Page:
CAPE TOWN - There's a new economy that is emerging, which is inspired by the use of technology.
This economy is known as the data economy. This week it was under a microscope at the International Master Data Quality Conference (IMDQ) hosted by Pilog - a global master data quality company that originates from South Africa. The conference outlined the importance of data and its quality.
The data economy has an impact on every aspect of our lives and it will continue to have greater impact. Data is currently the basis upon which industry decisions are based, it is what progress or lack thereof should be measured upon and lastly data will become a source of jobs in the data economy.
Data for food security
Data is important across sectors of the economy. In the agricultural sector it makes a difference between enabling people to have food on the table or not.
According to AgriSA, 44percent of fruit and vegetables are wasted in South Africa and most of it before it reaches the supermarket shelves.
At the same time some citizens in the country go to bed without a meal. Using data in the agricultural sector can alleviate such wastage by sounding alarm bells early to prevent the wastage. The quality of such data will also impact on better planning for food security in the country.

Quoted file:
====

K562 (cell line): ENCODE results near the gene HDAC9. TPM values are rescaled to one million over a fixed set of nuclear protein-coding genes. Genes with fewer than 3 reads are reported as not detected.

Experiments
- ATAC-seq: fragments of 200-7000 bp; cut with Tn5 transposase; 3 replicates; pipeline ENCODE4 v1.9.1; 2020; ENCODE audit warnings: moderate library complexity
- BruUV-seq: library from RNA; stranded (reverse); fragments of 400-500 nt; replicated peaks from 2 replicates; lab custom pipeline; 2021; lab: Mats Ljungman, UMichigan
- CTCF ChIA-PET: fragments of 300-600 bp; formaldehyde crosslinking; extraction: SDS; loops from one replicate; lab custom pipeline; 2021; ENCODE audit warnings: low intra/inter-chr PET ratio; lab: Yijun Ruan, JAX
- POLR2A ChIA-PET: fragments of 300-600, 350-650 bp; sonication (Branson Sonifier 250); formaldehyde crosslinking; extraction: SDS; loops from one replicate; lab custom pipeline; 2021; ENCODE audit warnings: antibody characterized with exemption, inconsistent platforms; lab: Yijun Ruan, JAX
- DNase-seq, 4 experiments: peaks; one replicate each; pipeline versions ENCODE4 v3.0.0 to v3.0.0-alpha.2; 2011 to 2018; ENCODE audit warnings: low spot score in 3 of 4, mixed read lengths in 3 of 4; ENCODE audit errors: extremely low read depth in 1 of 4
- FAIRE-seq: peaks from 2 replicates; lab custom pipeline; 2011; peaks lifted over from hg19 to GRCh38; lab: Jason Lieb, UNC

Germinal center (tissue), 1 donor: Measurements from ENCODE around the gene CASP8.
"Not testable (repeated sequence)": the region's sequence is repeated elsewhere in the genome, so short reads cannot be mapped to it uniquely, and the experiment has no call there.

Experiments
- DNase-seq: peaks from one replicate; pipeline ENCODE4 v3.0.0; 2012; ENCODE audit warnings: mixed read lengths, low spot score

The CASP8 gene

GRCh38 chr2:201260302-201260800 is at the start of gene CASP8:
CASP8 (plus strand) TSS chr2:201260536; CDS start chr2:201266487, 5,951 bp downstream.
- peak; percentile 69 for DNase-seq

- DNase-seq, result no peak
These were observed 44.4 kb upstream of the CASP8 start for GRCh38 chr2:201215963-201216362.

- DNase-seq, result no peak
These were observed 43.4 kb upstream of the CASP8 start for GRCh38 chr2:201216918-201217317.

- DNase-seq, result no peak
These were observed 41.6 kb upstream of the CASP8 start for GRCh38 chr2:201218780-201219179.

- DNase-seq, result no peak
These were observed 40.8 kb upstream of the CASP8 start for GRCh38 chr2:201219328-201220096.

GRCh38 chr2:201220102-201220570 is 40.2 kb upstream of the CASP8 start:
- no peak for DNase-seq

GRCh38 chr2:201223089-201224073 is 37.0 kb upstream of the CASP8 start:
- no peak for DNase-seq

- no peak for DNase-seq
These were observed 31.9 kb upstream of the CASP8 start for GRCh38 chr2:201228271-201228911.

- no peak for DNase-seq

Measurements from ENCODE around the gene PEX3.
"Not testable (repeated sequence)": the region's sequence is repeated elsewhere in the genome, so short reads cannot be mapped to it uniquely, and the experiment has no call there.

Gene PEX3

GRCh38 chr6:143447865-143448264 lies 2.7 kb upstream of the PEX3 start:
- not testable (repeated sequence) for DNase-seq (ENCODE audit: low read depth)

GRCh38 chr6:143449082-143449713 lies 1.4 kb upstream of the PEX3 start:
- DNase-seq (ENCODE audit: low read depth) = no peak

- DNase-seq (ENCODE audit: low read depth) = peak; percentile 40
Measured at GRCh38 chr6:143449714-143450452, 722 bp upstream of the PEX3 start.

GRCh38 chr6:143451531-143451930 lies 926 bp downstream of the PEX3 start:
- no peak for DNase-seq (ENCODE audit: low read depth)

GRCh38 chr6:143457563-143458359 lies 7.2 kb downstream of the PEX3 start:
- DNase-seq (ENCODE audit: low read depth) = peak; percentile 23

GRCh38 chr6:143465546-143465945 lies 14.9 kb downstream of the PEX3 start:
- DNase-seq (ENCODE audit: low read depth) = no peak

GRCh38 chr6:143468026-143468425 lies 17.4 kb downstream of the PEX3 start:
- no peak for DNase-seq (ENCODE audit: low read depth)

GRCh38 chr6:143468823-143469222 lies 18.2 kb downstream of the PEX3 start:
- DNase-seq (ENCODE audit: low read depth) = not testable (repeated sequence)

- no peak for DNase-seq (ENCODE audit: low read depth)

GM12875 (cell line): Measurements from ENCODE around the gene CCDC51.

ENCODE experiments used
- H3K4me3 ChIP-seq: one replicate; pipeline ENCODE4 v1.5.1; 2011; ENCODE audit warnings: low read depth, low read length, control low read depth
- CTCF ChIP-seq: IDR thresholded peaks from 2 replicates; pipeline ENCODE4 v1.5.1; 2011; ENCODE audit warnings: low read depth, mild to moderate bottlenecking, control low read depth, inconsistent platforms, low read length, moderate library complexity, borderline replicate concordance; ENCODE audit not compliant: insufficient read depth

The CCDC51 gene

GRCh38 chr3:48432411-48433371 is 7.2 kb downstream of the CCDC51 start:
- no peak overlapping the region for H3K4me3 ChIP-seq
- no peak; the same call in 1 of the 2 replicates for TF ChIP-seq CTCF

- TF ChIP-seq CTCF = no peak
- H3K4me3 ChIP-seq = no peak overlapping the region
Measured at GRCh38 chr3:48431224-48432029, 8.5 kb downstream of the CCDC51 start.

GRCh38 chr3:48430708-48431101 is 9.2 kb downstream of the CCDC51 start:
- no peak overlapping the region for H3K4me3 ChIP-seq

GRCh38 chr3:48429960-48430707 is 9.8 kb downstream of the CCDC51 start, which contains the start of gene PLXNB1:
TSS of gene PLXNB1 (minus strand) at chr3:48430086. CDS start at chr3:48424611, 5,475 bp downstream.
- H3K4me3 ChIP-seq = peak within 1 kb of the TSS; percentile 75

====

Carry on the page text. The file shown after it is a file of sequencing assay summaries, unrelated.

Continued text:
This is one example of the importance of data in one sector of the economy. It has a direct impact on peoples lives.
The importance of data in the agricultural sector has inspired the use of technology such as drones to be sensors to monitor the process of growth in farms to improve productivity.
The value of data in various sectors of the economy is also giving rise to new roles that are focused on data. One such role is the chief data officer.
The chief data officer has an important role to ensure that companies can derive value from the data economy.
Dr John Talburt, an internationally recognised academic in the data quality field, spoke about the importance of the chief data officer (CDO) in the data economy.
He highlighted the fact that the CDO has the responsibility to maximise the value of the organisation’s information assets by monetising them, developing the data strategy and taking care of data quality, data governance and ensuring that data analytics programmes are implemented within an organisation.
He went on to say that the CDO will play an integral role in representing business (on data matters) to the information technology part of the organisation.
In terms of the law this role will become critical within a business to meet the Protection of Personal Information Act (Popia) requirements which is another element of enabling the data economy within the country.
The emergence of the data economy is not immune to abuse by elements of society with ulterior motives.
The Word Economic Forum’s Global Risks Report 2016 indicated that cybercrime alone cost the global economy $445billion (R5.91trillion).